Tom Daly - following a great manís lead

This Saturday in Toomebridge, Aodh Ruadhís Tom Daly will be elected President of the Ulster Council. A combination of factors have conspired to ensure that Tom Daly would one day assume the highest office in Ulster GAA.

While working in Lifford for the County Committee of Agriculture, he would learn from, among others, Harry Carey, one of the previous three Donegal men (1962- 1964) to serve as president of the Ulster Council.

It would seem that his rise to one of the most senior GAA positions in the country had more than a touch of the inevitable about it. Here, Michael Daly, writes about his brother, Tom.

At the GAA's annual congress held in Bundoran at Easter 1974 local priest Fr Frank Little paid tribute to the late Hugh Daly, the longest serving secretary of the GAA in Donegal, who, a year earlier, had passed away.

Many GAA dignitaries, among them national GAA president Donal Keenan and national secretary Sean O Siochain were present to hear Fr Little suggest that the most fitting legacy to Hugh Daly would be if one or more of his sons or daughters should follow in their father's footsteps.

Referring directly to his four sons and three daughters, who ranged in ages from 10 to 20 at that time, Fr Little, according to the Democrat stated: This wonderful man has left them an example they should be proud to follow. It is an example that would be hard to follow and if they did follow it, they would be following in the right path.'

In various ways all seven have followed that path but it is fair to say his eldest son, Tom, has, followed those footsteps in a very big way.

Tom has risen to the highest possible office for a GAA official in Ulster, becoming only the fourth Donegal man ever, to be elected president of the GAA's Ulster Council and with it, automatically becomes a national vice-president of the GAA. This year also sees Tom complete his 20th consecutive year as a member or Officer of the GAA's Ulster Council.

19 years old when his father died, it was perhaps inevitable that Tom would opt for a similar path to his much eulogised father. His first major GAA speech was thrust upon him at the graveside of his father where, on behalf of his mother, Mary, and the family he returned thanks to GAA president Donal Keenan following the unveiling of a commemorative GAA headstone to his late father.

Tom's elevation this weekend to a position, last held by a Donegal man in the 1960s, is rich and deserving reward for his remarkable contribution to the GAA at local, county and national level.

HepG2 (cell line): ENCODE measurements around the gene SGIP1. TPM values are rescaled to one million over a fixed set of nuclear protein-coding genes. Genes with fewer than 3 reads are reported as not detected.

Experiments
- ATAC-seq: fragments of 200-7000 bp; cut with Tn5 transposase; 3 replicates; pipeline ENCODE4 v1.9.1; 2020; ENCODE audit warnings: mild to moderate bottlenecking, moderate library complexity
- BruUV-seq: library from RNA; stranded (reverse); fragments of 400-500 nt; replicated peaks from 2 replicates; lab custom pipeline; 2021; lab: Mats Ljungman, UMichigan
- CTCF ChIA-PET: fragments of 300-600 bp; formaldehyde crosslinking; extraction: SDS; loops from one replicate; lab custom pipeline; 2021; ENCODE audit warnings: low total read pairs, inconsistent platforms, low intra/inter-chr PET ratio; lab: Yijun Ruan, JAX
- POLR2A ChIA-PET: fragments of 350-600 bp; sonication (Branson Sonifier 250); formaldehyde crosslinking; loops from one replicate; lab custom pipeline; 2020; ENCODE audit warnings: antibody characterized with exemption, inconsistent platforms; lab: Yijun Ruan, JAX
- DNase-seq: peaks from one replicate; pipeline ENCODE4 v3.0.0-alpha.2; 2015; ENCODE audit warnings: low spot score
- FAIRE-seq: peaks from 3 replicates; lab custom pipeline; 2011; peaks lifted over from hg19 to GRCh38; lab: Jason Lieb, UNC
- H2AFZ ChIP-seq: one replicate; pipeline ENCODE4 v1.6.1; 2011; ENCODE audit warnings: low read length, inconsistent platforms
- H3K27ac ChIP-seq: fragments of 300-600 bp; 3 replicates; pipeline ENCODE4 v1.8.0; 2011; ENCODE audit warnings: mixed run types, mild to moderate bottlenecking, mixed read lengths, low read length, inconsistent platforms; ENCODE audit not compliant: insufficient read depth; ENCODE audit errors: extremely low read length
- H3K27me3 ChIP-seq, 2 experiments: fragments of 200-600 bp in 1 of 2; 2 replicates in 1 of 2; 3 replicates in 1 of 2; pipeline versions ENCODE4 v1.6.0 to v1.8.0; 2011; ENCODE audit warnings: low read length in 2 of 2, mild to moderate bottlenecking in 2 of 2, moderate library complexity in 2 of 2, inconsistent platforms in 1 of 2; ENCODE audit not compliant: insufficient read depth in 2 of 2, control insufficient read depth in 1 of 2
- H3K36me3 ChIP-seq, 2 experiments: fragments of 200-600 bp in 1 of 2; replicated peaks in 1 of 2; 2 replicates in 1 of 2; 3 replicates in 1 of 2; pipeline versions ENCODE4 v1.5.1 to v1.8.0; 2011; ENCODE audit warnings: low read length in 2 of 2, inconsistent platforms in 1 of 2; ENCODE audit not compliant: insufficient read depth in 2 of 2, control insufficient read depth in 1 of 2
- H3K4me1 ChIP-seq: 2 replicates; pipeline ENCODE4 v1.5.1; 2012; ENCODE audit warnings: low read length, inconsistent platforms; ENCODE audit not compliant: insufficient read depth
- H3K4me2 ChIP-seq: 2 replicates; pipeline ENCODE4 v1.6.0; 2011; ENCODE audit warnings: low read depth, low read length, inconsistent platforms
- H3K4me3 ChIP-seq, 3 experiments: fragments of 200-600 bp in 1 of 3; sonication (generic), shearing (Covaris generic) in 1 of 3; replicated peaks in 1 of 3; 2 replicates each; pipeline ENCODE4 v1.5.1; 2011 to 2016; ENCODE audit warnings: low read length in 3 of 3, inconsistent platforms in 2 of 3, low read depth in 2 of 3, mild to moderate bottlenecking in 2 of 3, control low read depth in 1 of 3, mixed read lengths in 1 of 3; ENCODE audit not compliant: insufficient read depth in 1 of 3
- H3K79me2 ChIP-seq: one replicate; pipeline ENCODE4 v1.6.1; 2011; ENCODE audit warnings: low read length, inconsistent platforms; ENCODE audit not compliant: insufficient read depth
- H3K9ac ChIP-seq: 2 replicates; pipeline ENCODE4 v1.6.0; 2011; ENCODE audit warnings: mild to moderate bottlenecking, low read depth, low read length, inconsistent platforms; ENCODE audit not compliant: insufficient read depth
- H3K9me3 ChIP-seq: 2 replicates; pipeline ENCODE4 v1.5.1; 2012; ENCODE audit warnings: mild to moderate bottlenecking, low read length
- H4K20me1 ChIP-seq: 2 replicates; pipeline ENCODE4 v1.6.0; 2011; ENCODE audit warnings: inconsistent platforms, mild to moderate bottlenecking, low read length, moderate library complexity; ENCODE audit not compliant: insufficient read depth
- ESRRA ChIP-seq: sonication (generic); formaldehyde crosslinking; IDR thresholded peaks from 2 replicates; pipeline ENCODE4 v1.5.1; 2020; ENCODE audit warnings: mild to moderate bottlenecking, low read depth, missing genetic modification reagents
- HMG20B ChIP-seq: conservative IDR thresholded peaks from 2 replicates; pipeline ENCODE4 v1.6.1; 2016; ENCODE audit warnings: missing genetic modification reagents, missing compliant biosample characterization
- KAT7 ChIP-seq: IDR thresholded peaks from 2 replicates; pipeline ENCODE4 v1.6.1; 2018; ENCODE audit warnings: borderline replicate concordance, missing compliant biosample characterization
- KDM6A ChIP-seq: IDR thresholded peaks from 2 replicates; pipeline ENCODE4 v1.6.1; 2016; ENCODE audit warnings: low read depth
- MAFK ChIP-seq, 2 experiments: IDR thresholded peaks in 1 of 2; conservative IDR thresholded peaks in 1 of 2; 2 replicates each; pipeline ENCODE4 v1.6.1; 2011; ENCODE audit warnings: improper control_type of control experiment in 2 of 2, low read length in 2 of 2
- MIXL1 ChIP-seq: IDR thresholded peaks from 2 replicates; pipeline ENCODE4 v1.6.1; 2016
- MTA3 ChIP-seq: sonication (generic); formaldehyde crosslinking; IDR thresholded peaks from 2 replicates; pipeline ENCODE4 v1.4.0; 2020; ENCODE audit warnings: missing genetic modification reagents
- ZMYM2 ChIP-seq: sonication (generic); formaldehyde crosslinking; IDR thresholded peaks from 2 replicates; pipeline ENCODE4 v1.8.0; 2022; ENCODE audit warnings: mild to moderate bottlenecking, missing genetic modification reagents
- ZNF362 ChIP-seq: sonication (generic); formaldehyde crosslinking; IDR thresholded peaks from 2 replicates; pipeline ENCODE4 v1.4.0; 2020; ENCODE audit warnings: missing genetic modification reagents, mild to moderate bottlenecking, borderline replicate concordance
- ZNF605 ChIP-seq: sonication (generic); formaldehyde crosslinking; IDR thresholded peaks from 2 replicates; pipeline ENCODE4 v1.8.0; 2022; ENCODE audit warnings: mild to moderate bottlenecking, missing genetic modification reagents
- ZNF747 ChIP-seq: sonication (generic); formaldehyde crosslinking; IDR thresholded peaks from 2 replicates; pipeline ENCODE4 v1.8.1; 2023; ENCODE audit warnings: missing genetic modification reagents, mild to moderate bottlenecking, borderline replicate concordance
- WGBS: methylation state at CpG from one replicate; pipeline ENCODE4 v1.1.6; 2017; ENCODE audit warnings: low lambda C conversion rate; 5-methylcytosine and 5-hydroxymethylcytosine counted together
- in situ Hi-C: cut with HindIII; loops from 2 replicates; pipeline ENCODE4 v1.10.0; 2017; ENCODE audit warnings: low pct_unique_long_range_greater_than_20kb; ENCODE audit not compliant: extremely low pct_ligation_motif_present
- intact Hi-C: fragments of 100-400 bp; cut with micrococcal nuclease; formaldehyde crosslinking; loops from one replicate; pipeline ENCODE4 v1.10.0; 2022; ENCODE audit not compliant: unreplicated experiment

Tom has been involved, one way or the other in the GAA throughout his life.

A keen club footballer with senior championship, senior reserve championship and league medals, he would be modest about his football ability but those who played with or against him would agree that he was a fine and fiercely competitive club hurler in particular - winning senior shield and junior championship medals in Donegal.

However, Tom Daly's major contribution to the GAA was never going to be with either his feet or a hurley, but with his head.

They say the apple doesn't fall far from the tree and those that knew his father and now know or work via the GAA with his son, would agree that the son has inherited his father's intellect and administrative acumen, and with it a few tricks of his own.

Deeply passionate about the nurturing of gaelic games and the provision of top class facilities for all who play the games, Tom Daly has and continues to give remarkable tracts of his often limited time to the GAA.

Within the former North Western Health Board (NWHB), now HSE, he has served in various senior management positions up to and including assistant Chief Executive Officer. More recently he completed three years as chairman of Comhairle - the semi-state board responsible for national citizen's information advice and advocacy services. He is living proof that should you need something done, the best person to ask is a busy man or woman.

But, as Tom might say, that's just 'work' and he manages to combine 'the day job' with his GAA activities. He gives of his time, free and not so free, unsparingly and his election as Ulster president is, not before its time, just reward and recognition for his truly heroic voluntary contribution to the GAA.